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February 15, 2022

Medicare Beneficiaries in Underserved Areas and Pharmacist Provider Status

James Stevenson
Chief Clinical Officer, Omnicell

Since the beginning of COVID-19, healthcare employment has fallen by 524,000 jobs, resulting in a nationwide shortage of nurses, technicians, and more. A physician shortage is another looming issue.

For years, the United States has been predicting a physician shortage. A 2019 study commissioned by the Association of American Medical Colleges indicates that there will be approximately 139,000 physicians at the end of the decade. As a comparison, that's one-seventh of the current number of physicians. The shortage of primary care physicians (PCPs) is particularly concerning. Currently, the shortage is estimated at 15,000, and that number is expected to reach 55,000 by 2033. 

PCP deserts are areas where people have limited access to physician care – in some places, fewer than one PCP per 3,500 people.

We have seen inequities in healthcare access across the country highlighted by the COVID-19 pandemic. For essential services such as immunizations and diabetes care, people in underserved communities, which are often rural, must travel far from home. Even though local pharmacists already provide these services to commercially insured populations, Medicare Part B does not directly reimburse pharmacists.

To close this gap, Congress is considering bipartisan legislation known as the Pharmacy and Medically Underserved Areas Enhancement Act. This bill would allow pharmacists to be reimbursed as healthcare providers for treating Medicare beneficiaries in underserved areas. Provider status would enable pharmacists to provide services permitted by state pharmacy practice acts and in collaborative agreements with physicians.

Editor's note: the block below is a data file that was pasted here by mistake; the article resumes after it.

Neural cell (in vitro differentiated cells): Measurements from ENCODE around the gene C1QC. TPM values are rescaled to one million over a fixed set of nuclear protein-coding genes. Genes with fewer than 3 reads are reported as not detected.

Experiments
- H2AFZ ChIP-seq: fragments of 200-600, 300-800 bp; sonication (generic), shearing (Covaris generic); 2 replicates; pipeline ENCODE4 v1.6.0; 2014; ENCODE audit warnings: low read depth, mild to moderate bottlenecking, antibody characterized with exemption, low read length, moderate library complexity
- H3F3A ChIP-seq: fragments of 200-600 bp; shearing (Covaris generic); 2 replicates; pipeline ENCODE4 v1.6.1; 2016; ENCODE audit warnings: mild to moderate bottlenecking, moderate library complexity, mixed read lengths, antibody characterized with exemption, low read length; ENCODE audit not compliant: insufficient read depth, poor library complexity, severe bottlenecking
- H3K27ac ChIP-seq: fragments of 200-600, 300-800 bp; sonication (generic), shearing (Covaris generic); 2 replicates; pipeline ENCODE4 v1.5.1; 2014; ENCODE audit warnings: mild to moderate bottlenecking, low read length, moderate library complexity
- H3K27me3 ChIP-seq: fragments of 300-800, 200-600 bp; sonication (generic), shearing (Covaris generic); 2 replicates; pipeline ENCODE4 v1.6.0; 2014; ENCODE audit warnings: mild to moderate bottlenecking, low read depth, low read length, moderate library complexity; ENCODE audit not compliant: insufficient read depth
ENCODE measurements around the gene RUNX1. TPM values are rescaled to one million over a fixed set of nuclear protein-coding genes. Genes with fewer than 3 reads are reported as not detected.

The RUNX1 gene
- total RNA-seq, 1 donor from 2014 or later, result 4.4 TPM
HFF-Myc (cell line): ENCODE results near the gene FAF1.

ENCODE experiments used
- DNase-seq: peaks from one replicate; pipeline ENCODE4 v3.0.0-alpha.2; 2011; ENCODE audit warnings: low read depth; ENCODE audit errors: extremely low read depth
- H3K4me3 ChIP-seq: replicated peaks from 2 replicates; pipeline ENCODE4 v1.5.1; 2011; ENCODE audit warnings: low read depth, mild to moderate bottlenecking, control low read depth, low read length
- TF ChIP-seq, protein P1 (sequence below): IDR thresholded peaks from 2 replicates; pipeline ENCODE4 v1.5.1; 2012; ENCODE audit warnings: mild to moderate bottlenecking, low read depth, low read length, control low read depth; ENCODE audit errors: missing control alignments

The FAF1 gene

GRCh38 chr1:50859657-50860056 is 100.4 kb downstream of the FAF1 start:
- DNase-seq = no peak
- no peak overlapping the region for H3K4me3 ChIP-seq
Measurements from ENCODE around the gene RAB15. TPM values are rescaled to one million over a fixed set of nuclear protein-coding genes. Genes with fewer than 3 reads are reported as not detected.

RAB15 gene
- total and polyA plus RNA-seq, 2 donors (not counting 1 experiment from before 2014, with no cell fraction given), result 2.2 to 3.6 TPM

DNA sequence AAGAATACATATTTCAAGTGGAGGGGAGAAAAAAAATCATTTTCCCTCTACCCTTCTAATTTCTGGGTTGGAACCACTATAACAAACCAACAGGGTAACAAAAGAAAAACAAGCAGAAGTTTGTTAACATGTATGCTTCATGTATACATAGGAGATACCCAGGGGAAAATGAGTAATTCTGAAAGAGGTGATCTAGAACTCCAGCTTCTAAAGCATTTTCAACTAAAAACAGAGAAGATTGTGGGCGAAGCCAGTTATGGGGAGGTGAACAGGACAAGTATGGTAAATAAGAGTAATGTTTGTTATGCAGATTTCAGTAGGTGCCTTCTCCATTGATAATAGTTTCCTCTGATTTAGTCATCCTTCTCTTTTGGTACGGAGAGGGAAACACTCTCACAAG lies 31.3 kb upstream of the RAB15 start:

If granted provider status, pharmacists in health systems and community pharmacies would have a significant financial incentive to devote more time to clinical and patient-oriented activities in outpatient and retail settings. As providers, the 250 to 300 retail clinics currently operating in medically underserved areas have a more significant opportunity for expansion and growth. Additionally, it will enhance the quality of patient care and employment satisfaction of pharmacists while fairly compensating them.

Research shows that pharmacists improve health outcomes and reduce health care costs significantly.

  • A pharmacist administers immunizations, measures blood pressure and cholesterol, performs foot checks for patients with diabetes, provides smoking cessation products, and screens for depression, among several other services. Pharmacists can also perform point-of-care testing for blood glucose, cholesterol, influenza, strep, COVID-19, and more.
  • By educating and counseling patients, pharmacists can help them to keep healthy while reducing the cost burden on payers. Using medications correctly, managing ineffective medications, and identifying more affordable options are a few benefits pharmacists can provide.

By making pharmacists providers, reimbursements would be aligned with the services pharmacists are trained to provide, and underserved patients would have better access to critical care.

Nearly 90 percent of the population lives within five miles of a pharmacy in the United States today, with approximately 60,000 pharmacies in total. Despite being easily accessible and ready to assist, pharmacies cannot sustainably treat patients without Medicare reimbursement.

I recently had the opportunity to talk with Scott Knoer, MS, PharmD, FASHP, Executive Vice President and Chief Executive Officer, American Pharmacists Association, and Snehal Doshi, PharmD, MBA, Senior Vice President, Ancillary and Support Services, Wellstar Health System, about this important legislation. You can watch our discussion in this recent Scottsdale Institute webinar on-demand to learn more about how pharmacist provider status can positively affect critical care needs for Medicare beneficiaries and underserved areas.

      The views and opinions expressed in this blog are those of the authors and do not necessarily reflect the official policy or position of any other agency, organization, employer, or company. Assumptions made in the analysis are not reflective of the position of any entity other than the author(s). These views are always subject to change, revision, and rethinking at any time and may not be held in perpetuity.